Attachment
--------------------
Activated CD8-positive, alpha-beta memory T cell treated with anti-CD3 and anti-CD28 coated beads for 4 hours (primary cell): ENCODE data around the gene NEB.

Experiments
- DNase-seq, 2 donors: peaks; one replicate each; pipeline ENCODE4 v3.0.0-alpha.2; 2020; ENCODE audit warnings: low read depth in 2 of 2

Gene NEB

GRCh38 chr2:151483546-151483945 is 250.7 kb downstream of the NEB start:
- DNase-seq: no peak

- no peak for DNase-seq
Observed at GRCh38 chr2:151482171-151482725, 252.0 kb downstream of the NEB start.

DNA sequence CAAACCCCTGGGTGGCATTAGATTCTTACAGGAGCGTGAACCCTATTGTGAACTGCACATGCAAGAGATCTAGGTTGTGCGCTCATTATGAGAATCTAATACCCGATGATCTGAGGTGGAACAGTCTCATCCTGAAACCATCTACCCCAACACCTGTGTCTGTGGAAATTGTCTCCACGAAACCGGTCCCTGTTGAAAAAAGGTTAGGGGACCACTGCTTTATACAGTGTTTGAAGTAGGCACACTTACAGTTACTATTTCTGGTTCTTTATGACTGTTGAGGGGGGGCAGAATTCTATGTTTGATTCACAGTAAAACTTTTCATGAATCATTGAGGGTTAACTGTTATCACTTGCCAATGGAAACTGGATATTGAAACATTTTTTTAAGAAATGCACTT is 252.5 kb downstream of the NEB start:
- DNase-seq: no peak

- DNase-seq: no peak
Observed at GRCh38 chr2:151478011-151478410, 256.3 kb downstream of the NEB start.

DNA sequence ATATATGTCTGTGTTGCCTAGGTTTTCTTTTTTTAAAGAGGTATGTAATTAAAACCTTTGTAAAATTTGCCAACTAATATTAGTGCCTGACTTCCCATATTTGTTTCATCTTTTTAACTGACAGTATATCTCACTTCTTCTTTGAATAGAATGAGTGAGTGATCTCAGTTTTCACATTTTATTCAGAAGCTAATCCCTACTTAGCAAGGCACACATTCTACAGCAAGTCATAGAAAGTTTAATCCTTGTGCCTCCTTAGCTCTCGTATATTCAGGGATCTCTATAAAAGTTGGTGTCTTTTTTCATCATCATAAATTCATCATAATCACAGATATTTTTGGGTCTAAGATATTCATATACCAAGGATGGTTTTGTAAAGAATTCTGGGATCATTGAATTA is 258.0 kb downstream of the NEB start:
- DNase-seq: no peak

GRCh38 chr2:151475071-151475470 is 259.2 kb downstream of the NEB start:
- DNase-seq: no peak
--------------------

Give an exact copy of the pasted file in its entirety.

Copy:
Activated CD8-positive, alpha-beta memory T cell treated with anti-CD3 and anti-CD28 coated beads for 4 hours (primary cell): ENCODE data around the gene NEB.

Experiments
- DNase-seq, 2 donors: peaks; one replicate each; pipeline ENCODE4 v3.0.0-alpha.2; 2020; ENCODE audit warnings: low read depth in 2 of 2

Gene NEB

GRCh38 chr2:151483546-151483945 is 250.7 kb downstream of the NEB start:
- DNase-seq: no peak

- no peak for DNase-seq
Observed at GRCh38 chr2:151482171-151482725, 252.0 kb downstream of the NEB start.

DNA sequence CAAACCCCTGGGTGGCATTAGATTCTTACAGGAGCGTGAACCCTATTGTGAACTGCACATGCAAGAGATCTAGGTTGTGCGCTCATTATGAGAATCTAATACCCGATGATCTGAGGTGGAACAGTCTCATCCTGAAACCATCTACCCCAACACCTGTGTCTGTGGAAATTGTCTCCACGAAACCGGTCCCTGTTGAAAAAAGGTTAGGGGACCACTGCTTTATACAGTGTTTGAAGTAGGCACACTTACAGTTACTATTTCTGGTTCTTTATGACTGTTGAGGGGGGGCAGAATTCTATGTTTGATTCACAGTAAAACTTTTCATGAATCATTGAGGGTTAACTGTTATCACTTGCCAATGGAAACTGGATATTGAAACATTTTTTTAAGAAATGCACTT is 252.5 kb downstream of the NEB start:
- DNase-seq: no peak

- DNase-seq: no peak
Observed at GRCh38 chr2:151478011-151478410, 256.3 kb downstream of the NEB start.

DNA sequence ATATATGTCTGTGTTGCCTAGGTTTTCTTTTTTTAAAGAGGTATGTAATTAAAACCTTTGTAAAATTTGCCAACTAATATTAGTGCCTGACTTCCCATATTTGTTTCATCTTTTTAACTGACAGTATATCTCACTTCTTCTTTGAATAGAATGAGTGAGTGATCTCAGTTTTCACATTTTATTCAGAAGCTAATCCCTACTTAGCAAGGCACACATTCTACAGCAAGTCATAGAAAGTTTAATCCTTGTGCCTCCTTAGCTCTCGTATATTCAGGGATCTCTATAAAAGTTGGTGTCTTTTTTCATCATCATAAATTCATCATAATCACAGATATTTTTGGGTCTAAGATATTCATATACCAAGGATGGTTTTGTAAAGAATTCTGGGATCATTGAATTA is 258.0 kb downstream of the NEB start:
- DNase-seq: no peak

GRCh38 chr2:151475071-151475470 is 259.2 kb downstream of the NEB start:
- DNase-seq: no peak